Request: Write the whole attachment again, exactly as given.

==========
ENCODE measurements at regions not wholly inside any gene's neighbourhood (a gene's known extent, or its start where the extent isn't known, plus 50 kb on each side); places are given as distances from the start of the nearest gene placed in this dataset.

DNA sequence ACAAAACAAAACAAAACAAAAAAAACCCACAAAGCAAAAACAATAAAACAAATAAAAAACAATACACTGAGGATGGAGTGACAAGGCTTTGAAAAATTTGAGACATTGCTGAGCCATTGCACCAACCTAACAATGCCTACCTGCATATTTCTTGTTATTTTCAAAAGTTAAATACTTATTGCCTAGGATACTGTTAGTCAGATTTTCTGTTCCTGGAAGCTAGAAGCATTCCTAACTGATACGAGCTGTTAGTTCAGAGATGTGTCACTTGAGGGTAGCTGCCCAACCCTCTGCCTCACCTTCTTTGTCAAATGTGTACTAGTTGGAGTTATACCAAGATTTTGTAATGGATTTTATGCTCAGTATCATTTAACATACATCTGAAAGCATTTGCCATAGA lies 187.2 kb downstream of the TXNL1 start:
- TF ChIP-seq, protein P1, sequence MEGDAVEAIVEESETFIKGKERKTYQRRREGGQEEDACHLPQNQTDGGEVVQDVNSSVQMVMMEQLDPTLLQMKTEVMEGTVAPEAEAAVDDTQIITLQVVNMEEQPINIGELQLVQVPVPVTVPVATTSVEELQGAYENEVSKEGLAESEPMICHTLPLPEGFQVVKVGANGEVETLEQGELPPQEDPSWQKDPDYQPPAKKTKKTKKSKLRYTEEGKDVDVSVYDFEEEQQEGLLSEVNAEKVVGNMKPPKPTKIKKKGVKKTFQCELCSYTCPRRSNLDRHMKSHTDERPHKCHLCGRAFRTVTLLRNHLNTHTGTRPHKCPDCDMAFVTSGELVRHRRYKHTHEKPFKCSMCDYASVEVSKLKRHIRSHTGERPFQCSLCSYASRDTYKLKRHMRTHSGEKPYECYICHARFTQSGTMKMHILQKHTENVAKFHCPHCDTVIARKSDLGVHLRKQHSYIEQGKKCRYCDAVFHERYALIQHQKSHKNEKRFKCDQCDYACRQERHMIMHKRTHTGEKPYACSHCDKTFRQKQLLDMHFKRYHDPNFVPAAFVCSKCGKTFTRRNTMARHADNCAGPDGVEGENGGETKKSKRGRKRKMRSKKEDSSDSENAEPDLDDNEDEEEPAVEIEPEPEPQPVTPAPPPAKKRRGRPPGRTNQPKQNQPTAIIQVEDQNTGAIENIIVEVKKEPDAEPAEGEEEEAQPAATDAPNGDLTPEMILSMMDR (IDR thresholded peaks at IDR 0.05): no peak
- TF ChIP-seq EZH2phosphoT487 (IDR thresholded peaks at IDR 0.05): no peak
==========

ENCODE measurements at regions not wholly inside any gene's neighbourhood (a gene's known extent, or its start where the extent isn't known, plus 50 kb on each side); places are given as distances from the start of the nearest gene placed in this dataset.

DNA sequence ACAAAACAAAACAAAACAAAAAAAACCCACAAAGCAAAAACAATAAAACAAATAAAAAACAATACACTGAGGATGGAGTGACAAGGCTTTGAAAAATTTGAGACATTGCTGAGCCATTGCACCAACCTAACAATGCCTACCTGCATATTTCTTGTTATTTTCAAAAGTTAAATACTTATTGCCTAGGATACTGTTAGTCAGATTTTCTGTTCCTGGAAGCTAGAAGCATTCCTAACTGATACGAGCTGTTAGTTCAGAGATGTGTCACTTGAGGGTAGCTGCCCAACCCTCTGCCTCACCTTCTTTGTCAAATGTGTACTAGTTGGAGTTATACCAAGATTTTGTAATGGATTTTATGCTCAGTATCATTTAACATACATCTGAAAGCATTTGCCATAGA lies 187.2 kb downstream of the TXNL1 start:
- TF ChIP-seq, protein P1, sequence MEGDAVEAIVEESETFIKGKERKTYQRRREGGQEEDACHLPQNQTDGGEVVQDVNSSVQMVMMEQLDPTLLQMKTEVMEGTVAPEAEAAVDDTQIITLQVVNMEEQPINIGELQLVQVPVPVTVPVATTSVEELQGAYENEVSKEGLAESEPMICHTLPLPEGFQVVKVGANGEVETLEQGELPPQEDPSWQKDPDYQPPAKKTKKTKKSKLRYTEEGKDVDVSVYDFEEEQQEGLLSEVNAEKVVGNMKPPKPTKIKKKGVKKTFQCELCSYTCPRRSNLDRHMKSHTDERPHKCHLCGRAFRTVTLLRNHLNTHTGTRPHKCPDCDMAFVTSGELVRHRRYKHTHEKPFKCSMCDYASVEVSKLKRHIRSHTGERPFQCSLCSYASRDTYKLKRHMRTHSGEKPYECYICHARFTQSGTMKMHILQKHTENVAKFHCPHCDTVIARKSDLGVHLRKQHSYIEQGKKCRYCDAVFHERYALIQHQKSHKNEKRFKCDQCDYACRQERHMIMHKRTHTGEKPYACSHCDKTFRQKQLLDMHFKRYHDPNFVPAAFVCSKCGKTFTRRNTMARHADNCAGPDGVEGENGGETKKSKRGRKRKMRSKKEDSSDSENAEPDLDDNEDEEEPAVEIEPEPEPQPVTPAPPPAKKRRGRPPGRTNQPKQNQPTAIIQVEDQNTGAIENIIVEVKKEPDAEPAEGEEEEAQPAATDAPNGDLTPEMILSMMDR (IDR thresholded peaks at IDR 0.05): no peak
- TF ChIP-seq EZH2phosphoT487 (IDR thresholded peaks at IDR 0.05): no peak